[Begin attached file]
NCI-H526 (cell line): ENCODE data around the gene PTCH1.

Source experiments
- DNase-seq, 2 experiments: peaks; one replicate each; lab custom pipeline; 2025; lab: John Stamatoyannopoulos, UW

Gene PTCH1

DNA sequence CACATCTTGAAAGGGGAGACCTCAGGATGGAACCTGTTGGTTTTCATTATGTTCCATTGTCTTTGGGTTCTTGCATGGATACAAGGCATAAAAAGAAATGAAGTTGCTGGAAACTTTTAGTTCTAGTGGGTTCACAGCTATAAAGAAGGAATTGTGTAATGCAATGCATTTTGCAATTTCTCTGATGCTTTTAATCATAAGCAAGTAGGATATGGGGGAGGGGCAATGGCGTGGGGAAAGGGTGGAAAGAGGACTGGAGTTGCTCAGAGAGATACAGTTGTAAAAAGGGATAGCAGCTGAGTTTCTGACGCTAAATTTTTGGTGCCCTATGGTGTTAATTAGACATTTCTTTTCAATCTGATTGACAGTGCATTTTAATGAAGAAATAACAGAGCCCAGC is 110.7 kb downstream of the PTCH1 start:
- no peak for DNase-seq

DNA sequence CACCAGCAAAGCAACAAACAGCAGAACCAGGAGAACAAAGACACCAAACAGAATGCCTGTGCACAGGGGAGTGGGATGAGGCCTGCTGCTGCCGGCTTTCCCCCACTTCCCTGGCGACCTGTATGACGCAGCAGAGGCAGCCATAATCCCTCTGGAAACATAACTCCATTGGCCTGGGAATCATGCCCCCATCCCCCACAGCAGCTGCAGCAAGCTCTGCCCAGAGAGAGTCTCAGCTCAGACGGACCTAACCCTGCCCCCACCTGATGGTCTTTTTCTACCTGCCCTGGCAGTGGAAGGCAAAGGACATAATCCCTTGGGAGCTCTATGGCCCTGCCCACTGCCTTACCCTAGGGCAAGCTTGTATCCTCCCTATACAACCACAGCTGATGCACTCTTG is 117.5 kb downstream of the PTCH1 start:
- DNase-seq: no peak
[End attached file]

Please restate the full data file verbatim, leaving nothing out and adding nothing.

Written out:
NCI-H526 (cell line): ENCODE data around the gene PTCH1.

Source experiments
- DNase-seq, 2 experiments: peaks; one replicate each; lab custom pipeline; 2025; lab: John Stamatoyannopoulos, UW

Gene PTCH1

DNA sequence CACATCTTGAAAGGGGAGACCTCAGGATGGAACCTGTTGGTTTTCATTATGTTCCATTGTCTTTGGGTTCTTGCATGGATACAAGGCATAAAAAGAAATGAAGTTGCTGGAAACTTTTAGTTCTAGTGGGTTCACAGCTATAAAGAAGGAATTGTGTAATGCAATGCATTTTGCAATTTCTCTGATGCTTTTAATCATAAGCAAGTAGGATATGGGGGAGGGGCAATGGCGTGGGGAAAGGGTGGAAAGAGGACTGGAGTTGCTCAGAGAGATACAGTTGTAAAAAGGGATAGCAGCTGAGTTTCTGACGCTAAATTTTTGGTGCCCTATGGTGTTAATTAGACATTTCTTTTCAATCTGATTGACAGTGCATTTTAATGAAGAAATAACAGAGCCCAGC is 110.7 kb downstream of the PTCH1 start:
- no peak for DNase-seq

DNA sequence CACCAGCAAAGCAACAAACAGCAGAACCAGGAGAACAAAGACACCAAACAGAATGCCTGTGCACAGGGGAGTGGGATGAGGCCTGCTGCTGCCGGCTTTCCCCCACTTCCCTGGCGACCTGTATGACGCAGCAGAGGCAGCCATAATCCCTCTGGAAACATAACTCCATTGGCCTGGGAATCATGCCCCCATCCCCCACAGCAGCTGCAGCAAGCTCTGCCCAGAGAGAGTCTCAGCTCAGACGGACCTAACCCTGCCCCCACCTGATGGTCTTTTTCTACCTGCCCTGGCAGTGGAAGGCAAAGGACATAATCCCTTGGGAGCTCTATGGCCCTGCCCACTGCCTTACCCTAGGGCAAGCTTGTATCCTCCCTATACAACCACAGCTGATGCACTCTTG is 117.5 kb downstream of the PTCH1 start:
- DNase-seq: no peak